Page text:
Asharq Al-awsat English https://aawsat.com/english Middle-east and International News and Opinion from Asharq Al-awsat Newspaper http://feedly.com/icon.svg

The Issue Is Bigger Than Qordahi

The Issue Is Bigger Than Qordahi

Monday, 1 November, 2021 - 09:45
Salman Al-Dossary
Salman Al-Dossary is the former editor-in-chief of Asharq Al-Awsat newspaper.

After a long endurance - like ‘the patience of Ayoub’ - Saudi Arabia finally did it and decided to correct its relationship with the captive Lebanese state, summoning its ambassador from Beirut, and asking the Lebanese ambassador to leave Riyadh.


The use of Ayoub’s metaphor came because of repetitive abusive acts over the course of years, which were met by the Kingdom’s patience and hope that these negative stances would be rectified.


However, with all the warnings issued by Riyadh to the successive Lebanese governments, the Saudi patience has gradually started to wear out due to the recurrent negative steps taken by the Lebanese side, towards Saudi Arabia, its policies and its people, along with false promises from the changing governments, which unfortunately confirmed the absence of sincere intentions!


Those, who think that the Saudi decisions were taken in the wake of the statements of Lebanese Minister of Information George Qordahi, are mistaken, despite the fact that any country that is targeted by such aggressive stances has the right to defend its sovereignty.


However, many are aware that Qordahi’s statements are only “the straw that broke the camel’s back”…


In fact, the Lebanese state has turned into a major international crossing for drugs targeting Saudi Arabia, and its successive governments have failed to respond to the Saudi demand to stop the smuggling of drugs via Lebanese exports. Moreover, Hezbollah’s leadership has announced a strategy of enmity with Saudi Arabia through the Lebanese state, in addition to supporting, training and equipping the Houthis… The situation culminated with Lebanese ministers declaring their hostility to Saudi Arabia, including Qordahi, who did not only support the Houthi attacks on Saudi civilian areas, but boldly asserted the rightfulness of his positions, and his refusal to back down from them.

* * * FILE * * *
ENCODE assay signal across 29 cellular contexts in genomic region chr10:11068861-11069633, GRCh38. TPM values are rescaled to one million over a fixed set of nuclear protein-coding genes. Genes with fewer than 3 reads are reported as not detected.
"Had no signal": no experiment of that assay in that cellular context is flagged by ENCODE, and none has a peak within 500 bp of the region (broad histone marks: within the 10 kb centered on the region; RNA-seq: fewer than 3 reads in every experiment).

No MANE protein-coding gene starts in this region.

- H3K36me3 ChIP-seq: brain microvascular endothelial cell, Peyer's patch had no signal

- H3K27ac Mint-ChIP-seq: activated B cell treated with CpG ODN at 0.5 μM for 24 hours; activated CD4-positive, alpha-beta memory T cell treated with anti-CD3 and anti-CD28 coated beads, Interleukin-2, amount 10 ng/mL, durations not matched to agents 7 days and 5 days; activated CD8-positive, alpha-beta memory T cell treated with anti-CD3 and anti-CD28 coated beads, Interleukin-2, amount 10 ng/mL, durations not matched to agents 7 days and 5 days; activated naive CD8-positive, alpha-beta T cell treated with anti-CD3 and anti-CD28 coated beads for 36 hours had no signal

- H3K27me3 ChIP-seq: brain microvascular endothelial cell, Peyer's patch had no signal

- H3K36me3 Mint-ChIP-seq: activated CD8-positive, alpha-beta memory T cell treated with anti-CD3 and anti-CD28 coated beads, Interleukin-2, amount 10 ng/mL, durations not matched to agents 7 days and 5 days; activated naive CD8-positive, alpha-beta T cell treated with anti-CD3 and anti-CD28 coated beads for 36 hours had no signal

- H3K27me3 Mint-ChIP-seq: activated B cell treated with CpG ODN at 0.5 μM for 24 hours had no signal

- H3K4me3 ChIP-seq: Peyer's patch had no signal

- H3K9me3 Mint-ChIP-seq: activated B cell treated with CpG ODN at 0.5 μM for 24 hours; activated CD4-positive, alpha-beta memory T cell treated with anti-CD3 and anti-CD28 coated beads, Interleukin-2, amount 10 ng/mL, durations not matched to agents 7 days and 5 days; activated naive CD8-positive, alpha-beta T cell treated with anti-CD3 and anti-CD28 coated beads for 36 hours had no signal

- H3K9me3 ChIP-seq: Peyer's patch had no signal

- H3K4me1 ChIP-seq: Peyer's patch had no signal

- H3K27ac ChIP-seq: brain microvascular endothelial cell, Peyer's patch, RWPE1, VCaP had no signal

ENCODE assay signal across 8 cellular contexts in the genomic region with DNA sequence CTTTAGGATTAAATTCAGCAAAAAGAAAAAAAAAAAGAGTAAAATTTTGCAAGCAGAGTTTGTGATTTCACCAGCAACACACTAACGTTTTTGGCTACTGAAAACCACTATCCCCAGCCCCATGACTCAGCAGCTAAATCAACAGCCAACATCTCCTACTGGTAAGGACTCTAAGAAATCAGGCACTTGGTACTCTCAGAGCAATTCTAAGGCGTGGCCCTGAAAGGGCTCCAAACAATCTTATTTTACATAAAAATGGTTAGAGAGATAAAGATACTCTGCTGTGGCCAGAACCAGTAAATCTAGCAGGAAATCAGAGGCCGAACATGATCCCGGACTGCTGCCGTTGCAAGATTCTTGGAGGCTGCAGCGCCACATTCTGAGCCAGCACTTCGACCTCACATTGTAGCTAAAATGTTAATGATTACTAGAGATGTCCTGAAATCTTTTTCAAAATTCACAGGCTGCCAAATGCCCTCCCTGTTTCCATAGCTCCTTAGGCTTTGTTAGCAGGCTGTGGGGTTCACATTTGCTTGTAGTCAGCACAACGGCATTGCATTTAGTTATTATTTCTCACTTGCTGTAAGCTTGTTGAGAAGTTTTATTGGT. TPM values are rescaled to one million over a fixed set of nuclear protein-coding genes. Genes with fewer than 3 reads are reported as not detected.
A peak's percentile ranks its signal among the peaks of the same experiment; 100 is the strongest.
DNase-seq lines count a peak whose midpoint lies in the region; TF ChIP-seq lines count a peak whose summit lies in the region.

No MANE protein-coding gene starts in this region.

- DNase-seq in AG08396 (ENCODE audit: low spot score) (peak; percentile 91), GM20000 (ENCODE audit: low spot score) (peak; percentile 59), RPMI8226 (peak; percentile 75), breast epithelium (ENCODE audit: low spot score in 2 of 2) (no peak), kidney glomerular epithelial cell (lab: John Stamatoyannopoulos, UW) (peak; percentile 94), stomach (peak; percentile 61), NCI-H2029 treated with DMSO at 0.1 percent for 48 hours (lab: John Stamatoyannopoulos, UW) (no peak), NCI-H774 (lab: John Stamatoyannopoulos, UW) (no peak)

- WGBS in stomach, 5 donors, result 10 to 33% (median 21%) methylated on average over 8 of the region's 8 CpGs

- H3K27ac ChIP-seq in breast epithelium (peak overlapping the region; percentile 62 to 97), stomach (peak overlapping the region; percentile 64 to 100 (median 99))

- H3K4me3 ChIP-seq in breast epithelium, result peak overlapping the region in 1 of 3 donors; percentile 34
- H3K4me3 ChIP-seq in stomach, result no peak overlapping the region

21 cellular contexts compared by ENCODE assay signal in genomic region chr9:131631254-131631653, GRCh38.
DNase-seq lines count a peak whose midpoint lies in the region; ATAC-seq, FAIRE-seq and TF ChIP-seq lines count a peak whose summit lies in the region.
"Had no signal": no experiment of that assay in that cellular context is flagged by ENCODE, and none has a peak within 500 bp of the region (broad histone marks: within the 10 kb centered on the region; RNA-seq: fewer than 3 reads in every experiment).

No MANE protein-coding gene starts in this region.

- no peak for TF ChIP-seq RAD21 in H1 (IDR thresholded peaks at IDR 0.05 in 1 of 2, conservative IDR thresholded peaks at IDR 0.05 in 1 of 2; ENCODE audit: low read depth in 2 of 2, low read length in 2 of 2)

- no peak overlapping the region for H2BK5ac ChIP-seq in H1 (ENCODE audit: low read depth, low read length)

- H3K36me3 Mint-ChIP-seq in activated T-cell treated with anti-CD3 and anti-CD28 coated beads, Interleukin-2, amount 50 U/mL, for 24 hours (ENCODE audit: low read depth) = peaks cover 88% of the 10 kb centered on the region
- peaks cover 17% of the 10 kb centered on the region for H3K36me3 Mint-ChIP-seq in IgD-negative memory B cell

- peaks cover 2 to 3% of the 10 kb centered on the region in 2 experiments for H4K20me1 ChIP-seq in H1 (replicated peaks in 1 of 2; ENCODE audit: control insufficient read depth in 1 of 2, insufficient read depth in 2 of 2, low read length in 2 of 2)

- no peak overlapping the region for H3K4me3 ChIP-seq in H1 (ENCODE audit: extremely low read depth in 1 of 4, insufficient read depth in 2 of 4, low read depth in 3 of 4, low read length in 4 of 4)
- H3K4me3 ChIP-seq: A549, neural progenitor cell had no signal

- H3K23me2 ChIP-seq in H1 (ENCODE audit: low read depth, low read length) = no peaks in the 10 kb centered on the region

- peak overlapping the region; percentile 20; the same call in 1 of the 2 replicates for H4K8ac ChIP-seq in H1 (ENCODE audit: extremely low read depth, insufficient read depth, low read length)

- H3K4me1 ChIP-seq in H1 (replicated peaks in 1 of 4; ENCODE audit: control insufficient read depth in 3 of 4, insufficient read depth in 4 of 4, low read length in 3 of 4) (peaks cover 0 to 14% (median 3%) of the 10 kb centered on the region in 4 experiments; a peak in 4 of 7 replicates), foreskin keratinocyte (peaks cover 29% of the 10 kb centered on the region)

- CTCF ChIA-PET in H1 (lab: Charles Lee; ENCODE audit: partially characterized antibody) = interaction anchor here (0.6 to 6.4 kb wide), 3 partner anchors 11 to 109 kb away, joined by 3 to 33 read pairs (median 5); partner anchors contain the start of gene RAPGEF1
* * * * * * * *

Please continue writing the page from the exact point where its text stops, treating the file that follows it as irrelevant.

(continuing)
Consequently, after all these repeated hostile stances, is the Saudi government blamed for taking the “minimum” measures to protect its sovereignty, people and interests?!


What prevented Saudi Arabia for years from adopting strong policies in response to the hostile positions of the Lebanese state, is its concern for the Lebanese people, who are crushed by the government of their country.


Saudi concern for the Lebanese people can be demonstrated by not taking any decision against hundreds of thousands of Lebanese working in the Kingdom, even as the Lebanese government - through its Minister of Information - supports attacks on Saudi citizens. Here I can objectively affirm that Saudi Arabia was keener on the Lebanese citizens than the Lebanese government itself.


Moreover, despite the continuous mobilization of many Lebanese media outlets against the Saudi people, and against (the few) Saudi tourists visiting Lebanon, and the attacks that dozens of them have been subjected to, not a single Lebanese has been exposed to any kind of aggression in Saudi Arabia… On the contrary, the Lebanese community there enjoys security and stability, which lack in their homeland…


Why? The answer is simply because Saudi Arabia fully separates between the government and the people. It does not incite against them, as did Hezbollah and the government it is riding…


The best evidence is the statement of the Saudi Foreign Ministry when it affirmed the Saudi keenness on the Lebanese citizens residing in the Kingdom, whom it considers part of the fabric and bond that unites the Saudi people and their Arab brothers.


Saudi Arabia did what it should have done long time ago. The ball is now in the court of the remaining Lebanese parties, who must determine where Lebanon’s real interests lie.


They should also try to answer the “Millionaire question”: Is Lebanon destined to remain hijacked by Iran and aggressive to its Arab brothers? If they chose the worn-out response of: “It’s not in our hands”, then they should not expect others to defend their interests more than they do.


Other opinion articles

Editor Picks

Multimedia